What If I Was Involved in an Accident?
If your DUI involves an accident, the rules change. It depends largely on the condition of your vehicle and the severity of the accident. If your vehicle can still be safely driven, and no one was seriously hurt, then once again it depends on how nice the officer is and whether there is somewhere nearby to park it. But if the accident was serious, it may be considered a crime scene. Police will want the vehicle for evidence. It will almost certainly be towed and impounded.
If your vehicle is so badly damaged that it cannot be driven, the police officers’ highest priority is clearing the roadway. They will have your car towed and impounded.
Impounded as Evidence
Police can order any vehicle impounded if they need it for evidence, or if they believe it contains evidence. This usually only happens when a DUI involves drugs, or if someone was killed.
Impounded by the Court
Finally, the court can order that your car be impounded as part of a DUI sentence:
- For a first time DUI it may be impounded up to 30 days or not at all
- For a second DUI it will be impounded up to 30 days
- In a third or subsequent DUI, it can be impounded up to 90 days.
Can You Forfeit Your Car for a Los Angeles DUI Conviction?
In some cases you could lose ownership of your car entirely. This is called asset forfeiture and it’s not common for DUI. It happens when the asset in question (your car) was used to commit a crime. In DUI cases it’s mainly used if:
- Your DUI involves illegal drugs, particularly if the police found some of the drugs in the car when they searched it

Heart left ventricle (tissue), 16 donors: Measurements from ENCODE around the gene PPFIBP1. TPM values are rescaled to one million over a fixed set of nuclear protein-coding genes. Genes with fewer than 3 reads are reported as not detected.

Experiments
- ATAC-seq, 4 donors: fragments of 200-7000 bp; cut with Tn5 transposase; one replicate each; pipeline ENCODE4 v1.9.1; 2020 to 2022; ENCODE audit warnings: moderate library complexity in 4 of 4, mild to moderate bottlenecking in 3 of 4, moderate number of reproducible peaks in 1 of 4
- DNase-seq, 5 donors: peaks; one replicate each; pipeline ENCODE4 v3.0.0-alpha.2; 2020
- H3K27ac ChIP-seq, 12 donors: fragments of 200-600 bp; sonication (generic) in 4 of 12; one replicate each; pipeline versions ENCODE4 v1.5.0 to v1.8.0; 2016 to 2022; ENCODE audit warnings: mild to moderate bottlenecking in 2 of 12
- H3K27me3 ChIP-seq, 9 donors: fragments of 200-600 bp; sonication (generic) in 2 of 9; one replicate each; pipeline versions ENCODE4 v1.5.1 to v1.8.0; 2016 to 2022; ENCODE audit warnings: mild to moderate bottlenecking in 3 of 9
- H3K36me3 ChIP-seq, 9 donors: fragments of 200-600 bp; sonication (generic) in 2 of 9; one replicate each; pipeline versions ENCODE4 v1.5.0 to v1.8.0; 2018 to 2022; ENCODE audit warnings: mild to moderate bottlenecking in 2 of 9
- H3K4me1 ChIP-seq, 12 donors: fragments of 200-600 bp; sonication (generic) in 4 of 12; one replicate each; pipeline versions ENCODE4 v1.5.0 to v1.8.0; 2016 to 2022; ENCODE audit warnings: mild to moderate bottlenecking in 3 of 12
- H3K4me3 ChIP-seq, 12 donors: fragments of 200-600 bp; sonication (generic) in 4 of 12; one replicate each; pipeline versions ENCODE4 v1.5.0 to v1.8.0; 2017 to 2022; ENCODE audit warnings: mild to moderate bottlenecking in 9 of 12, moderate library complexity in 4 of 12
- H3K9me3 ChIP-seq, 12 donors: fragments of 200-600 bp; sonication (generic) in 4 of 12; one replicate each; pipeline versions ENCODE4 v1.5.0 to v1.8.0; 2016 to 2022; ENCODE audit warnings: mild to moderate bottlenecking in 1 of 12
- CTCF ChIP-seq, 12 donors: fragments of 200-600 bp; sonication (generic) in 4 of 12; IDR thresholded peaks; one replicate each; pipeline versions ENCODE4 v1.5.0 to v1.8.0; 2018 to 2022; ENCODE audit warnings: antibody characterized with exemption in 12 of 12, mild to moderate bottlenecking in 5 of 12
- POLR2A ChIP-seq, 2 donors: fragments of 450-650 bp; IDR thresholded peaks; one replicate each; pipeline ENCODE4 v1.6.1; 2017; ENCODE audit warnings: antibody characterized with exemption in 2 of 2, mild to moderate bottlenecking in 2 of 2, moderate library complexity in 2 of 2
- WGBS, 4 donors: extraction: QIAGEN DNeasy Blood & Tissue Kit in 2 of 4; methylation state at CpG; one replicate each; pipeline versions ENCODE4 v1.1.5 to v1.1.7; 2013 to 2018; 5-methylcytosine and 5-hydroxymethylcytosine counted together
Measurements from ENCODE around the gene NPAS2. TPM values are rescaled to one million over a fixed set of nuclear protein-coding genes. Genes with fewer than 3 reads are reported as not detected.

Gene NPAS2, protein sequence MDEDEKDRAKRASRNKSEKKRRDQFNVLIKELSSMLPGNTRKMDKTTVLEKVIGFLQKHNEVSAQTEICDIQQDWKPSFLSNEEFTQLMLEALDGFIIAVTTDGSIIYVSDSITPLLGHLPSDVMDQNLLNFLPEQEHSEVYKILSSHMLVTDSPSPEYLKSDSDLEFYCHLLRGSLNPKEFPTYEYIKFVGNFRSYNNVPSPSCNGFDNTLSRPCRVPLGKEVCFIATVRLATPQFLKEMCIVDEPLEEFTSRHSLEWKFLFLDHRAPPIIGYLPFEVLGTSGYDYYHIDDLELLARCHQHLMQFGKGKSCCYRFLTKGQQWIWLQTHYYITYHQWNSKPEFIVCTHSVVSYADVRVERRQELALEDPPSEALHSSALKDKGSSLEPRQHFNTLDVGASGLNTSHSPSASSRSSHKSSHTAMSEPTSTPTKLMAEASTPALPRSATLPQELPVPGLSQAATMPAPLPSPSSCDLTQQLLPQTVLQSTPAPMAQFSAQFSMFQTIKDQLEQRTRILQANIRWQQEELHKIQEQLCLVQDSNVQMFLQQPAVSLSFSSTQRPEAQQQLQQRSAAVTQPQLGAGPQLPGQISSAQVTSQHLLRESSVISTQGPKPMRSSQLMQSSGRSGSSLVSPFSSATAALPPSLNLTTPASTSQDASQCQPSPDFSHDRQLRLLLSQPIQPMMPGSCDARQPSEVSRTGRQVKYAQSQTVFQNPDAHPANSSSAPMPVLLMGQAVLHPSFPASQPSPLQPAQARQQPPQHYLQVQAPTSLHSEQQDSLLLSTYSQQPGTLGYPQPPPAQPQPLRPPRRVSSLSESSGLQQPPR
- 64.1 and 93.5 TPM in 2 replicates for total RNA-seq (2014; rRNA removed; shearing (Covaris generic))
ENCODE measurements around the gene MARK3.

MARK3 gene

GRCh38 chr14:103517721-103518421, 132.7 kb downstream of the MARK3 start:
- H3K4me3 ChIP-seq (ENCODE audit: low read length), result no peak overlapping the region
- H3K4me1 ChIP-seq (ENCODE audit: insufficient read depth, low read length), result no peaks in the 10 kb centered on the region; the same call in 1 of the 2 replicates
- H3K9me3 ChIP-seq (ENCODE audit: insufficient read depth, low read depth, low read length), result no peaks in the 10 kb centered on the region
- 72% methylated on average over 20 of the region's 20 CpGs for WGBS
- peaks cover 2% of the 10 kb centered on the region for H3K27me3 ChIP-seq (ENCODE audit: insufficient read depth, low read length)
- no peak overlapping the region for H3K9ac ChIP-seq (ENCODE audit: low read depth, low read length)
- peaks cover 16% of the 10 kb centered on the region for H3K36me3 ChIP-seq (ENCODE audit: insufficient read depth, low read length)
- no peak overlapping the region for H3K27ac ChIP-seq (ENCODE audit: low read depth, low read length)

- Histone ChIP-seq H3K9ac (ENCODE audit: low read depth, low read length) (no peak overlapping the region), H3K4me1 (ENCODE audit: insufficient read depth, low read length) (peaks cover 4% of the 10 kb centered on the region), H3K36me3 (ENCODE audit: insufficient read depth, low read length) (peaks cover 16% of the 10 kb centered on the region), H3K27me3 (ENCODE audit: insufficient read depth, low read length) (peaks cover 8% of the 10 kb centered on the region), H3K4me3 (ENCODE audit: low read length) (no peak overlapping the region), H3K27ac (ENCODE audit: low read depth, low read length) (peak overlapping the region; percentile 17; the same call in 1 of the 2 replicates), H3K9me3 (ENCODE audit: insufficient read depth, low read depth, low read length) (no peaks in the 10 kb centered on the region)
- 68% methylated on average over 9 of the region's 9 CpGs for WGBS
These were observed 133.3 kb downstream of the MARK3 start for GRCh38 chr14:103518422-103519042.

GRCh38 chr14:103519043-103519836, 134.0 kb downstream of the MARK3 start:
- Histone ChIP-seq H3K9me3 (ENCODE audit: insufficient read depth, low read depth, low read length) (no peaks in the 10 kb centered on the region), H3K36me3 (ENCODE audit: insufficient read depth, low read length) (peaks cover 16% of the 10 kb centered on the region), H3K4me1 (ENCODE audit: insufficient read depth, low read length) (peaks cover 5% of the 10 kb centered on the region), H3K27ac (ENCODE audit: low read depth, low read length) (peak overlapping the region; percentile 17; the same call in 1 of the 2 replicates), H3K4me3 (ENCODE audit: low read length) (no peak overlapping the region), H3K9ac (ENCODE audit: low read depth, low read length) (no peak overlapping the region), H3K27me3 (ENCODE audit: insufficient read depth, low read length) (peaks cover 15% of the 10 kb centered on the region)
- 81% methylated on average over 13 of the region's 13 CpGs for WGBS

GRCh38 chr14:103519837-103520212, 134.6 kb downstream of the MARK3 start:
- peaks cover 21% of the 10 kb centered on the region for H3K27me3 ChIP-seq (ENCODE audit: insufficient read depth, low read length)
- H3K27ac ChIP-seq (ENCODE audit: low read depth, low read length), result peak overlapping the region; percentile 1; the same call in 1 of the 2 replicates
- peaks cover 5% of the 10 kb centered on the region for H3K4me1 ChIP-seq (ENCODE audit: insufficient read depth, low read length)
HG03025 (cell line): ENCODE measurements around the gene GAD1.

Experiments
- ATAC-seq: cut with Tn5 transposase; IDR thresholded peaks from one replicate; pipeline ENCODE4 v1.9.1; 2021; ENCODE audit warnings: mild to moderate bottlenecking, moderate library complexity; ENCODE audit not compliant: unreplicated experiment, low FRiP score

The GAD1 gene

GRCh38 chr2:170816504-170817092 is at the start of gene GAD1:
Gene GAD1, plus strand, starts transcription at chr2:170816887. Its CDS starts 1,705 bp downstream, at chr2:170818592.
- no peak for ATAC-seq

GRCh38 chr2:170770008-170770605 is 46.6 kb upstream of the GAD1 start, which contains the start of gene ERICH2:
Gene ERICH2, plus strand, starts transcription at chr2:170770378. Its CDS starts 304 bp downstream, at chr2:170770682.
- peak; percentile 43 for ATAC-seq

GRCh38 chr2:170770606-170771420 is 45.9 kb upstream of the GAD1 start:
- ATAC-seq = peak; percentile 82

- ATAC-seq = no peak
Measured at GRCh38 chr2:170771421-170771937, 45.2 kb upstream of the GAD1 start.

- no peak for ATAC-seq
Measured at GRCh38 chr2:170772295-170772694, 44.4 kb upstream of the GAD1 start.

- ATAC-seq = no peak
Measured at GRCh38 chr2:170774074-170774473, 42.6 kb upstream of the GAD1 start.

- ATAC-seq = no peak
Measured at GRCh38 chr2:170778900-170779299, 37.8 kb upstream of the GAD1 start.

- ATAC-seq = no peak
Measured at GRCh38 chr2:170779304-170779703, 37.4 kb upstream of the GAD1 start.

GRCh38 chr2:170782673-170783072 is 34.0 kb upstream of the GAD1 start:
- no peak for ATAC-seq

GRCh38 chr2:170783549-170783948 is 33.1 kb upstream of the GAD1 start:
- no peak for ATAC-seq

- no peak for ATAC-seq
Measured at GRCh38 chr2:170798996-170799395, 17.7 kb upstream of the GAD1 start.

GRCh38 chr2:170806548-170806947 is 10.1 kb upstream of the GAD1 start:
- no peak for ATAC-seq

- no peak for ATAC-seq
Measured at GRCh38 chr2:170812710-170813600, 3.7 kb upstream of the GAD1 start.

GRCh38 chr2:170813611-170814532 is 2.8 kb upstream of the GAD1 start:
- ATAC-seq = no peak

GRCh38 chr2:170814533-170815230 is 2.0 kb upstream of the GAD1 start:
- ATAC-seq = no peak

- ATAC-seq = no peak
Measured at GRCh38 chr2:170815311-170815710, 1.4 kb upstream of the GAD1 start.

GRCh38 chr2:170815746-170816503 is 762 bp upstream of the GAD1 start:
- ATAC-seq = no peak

- Your car killed someone in an accident related to your DUI
But your car can also be forfeited if you have too many prior DUI’s. If you have three DUI’s in a single seven-year period, the court can declare your vehicle a “nuisance” and take it.
What to Do If Your Car is Impounded in a California DUI Case
If your car is impounded you need to act fast. You will owe a fee for every day the car is impounded. This is on top of a general impound fee charged to every vehicle. The longer you wait to reclaim your car, the more it will cost you.
To get your car back you will need the following things:
- Proof of registration (if you are the registered owner)
- Proof of insurance
- Your temporary driver’s license
- A way to pay all of the impound fees
The car will not be released to you if you don’t pay the fees, and it will not be released to anyone but the registered owner.
What If It’s Not My Car?
If the car you were driving was not yours, the registered owner has to go get it. The good news is the registered owner can get their car right away—they don’t have to wait for a court-ordered impound period to pass. The bad news is, they will still have to pay the impound fees.
Remember, once your car is towed it can be impounded just for a day or two, or for up to 30 days or even 90 days. To keep the impound period as short as possible you should speak to a Los Angeles DUI attorney. We can get you a free consultation from a top DUI attorney today. Fill out the form to the right and get your FREE consultation now.